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Quantitative Trading with Bayesian Methods

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If you have a question about this talk, please contact Hugh Christensen.

Chief Economist of the CME Group (www.cmegroup.com).

Bayesian inference methods are especially suited for analyzing financial markets for several reasons. Financial markets are all about forming expectations, determining one’s confidence in those expectations, then absorbing new information and revising one’s expectations and confidence. Bayesian inference goes through the same process of forming an hypothesis and confidence assessment, receiving new information, and revising that hypothesis and related confidence. Moreover, Bayesian methods are designed to accept expert information and to update its usefulness in a step by step manner through time. And finally, Bayesian methods are well-suited for forecasting problems with time-varying parameters which are common in the analysis of financial markets. For all of these reasons and more, Bayesian methods are extremely appealing for use in forecasting financial market expected returns, as well as estimating volatility and correlations between pairs of exposure returns.

The practical application of Bayesian methods to trading and investing in financial markets, however, has to integrate a Bayesian forecasting and confidence assessment process for market exposures with a portfolio construction and risk control process. One approach is to use mean-variance optimization systems of the kind pioneered by Professor Harry Markowitz for use in developing portfolios for investment in financial markets. The Bayesian forecasting focus on revising both projections of returns and estimating the confidence (volatility) in those projections fits neatly into the mean-variance framework which requires as inputs expectations for returns, volatility, and correlations, as part of the process of designing a portfolio to maximize returns relative to the volatility of the expected return stream.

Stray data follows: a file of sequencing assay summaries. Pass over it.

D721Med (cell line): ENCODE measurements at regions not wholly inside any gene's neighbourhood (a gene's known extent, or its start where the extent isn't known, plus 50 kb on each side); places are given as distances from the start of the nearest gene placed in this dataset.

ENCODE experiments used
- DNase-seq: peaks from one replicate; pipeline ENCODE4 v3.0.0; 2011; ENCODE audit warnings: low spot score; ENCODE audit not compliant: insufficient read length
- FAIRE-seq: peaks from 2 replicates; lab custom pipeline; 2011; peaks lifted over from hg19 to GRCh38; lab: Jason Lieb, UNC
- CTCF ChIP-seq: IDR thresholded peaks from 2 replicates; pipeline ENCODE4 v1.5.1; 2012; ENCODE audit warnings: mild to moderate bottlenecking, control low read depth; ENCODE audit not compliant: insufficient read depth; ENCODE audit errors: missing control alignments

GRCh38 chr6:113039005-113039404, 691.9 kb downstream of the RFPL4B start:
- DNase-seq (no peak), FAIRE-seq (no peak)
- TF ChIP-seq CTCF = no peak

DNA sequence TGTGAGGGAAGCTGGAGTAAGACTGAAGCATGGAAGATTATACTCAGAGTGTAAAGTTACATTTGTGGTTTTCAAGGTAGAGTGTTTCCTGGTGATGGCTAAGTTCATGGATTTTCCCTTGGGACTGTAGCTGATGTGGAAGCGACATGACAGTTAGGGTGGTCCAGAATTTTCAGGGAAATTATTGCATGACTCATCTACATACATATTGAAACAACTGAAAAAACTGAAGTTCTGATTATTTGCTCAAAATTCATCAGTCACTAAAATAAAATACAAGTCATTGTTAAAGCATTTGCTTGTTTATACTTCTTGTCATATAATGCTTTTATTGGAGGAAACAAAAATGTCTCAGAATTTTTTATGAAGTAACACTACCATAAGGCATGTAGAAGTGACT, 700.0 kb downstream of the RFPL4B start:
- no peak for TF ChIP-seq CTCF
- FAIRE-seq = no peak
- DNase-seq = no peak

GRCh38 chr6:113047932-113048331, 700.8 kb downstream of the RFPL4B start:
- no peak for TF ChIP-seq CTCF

This presentation, “Quantitative Trading with Bayesian Methods”, explores the lessons learned from over 20 years of practical experience in using Bayesian methods in asset management. The presentation will examine the investment challenges associated with using next-step ahead Bayesian time series analysis with daily, weekly, and monthly data for currencies, fixed income securities, and equity indices, with special attention to the problems of investing during and after the financial crisis of 2008. Careful attention is paid to the underlying assumptions and whether they are sufficiently robust for use in ever-changing financial markets.

Much of the presenter’s research has been of a proprietary nature. The types of Bayesian models being utilized in the presenter’s investment experience, however, were described in a sequence of four articles in published in the Proceedings of the American Statistical Association in 1994, 1996, 1997, and 1998. Also, the presenter has written a number of business press articles related to the practical application of quantitative techniques to investing. While the presenter is no longer directly involved with asset management, two companies using Bayesian-based quantitative systems with several billions of dollars of assets use systems which descended intellectually (in part) from the work of the presenter and his colleagues, and they have established continuous investment track records since 1998.

This talk is part of the Division F Financial Modelling Group series.

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